In the latest twist on the age-old practice of celebrity signatures, customers of Live Autographs get not just a signed photograph, book or napkin, but they also receive a customized video clip with a short personal message from the star.
Rough estimates place the value of autographs bought and sold in the United States at $2 billion a year, said Steven Cyrkin, editor and publisher of Autograph Magazine.
But with the incidence of fraudulent autographs on the rise, Live Autographs bills itself as a service that helps authenticate the celebrity signature.
The business launched last week with one of its investors, William Shatner, signing pictures, mugs and even a toy "communicator" from his 1960s TV hit, "Star Trek."
Other celebrities who have agreed to participate, as advertised on the company website, www.liveautographs.com, include auto racer Danica Patrick, actor Matthew Fox, tennis star Serena Williams and actress Carmen Electra.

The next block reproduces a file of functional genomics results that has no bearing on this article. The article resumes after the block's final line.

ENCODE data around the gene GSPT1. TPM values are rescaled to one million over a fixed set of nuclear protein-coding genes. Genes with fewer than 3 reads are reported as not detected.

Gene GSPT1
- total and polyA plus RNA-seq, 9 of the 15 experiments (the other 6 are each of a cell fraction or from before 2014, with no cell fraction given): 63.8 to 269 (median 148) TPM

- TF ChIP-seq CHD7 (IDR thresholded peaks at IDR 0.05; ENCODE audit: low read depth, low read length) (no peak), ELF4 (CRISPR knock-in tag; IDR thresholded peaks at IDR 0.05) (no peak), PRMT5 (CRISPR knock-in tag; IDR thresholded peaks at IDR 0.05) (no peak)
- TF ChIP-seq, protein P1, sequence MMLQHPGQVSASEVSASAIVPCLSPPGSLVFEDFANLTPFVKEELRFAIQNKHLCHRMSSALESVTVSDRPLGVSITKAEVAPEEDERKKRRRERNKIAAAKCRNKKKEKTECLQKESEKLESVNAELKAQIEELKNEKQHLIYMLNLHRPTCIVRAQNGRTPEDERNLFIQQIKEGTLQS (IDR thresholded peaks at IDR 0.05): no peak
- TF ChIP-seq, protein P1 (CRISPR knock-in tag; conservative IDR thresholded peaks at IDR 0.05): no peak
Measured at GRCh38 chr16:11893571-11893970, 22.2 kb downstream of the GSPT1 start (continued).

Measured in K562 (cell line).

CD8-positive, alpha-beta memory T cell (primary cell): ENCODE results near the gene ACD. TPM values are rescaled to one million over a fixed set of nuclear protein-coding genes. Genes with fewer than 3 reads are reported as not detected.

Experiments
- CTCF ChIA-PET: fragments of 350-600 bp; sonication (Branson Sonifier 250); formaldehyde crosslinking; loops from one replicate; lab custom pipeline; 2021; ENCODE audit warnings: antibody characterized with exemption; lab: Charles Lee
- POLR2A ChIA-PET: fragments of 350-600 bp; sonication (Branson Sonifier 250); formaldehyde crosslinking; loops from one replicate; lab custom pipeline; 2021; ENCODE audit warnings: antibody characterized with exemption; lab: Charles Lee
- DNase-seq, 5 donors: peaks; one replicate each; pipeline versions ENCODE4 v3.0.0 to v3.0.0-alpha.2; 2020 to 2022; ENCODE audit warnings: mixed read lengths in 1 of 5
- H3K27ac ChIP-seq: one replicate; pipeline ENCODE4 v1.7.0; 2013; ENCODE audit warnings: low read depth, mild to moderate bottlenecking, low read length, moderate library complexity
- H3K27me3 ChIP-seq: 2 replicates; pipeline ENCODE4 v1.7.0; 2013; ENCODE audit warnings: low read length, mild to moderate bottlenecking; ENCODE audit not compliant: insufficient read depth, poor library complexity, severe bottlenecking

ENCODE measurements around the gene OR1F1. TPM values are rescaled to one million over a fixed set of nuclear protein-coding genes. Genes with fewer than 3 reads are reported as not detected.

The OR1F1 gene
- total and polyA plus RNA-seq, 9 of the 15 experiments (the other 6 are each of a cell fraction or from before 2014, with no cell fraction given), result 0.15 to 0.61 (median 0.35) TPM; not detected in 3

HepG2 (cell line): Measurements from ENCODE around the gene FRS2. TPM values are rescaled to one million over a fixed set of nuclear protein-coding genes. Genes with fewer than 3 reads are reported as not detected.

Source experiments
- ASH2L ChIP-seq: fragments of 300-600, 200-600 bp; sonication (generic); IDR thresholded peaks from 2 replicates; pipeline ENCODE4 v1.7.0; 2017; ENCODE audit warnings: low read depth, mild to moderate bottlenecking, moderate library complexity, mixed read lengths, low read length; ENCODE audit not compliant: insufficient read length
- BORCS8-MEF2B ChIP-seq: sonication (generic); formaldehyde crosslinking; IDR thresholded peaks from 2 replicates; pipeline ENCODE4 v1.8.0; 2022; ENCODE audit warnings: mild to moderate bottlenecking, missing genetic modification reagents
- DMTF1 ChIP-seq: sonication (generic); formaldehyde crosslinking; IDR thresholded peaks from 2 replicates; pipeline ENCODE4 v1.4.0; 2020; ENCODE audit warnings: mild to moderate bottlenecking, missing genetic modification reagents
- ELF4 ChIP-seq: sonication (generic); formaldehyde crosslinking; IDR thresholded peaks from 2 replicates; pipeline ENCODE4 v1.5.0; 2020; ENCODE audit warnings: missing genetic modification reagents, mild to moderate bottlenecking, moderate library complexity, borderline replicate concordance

At the website, customers can specify what merchandise they'd liked signed and type out the message they would like the celebrity to deliver.
Shatner, for example, recorded a wedding announcement for the parents of a couple who secretly got engaged at a "Star Trek" convention.
Many of the autographs were bought as gifts.
"Someone's going to wake up tomorrow morning and on the TV is going to have Shatner saying, 'Hey, Johnny, happy birthday.' And they're going to get the shock of their lives," said Live Autographs Chief Executive Rob Dwek.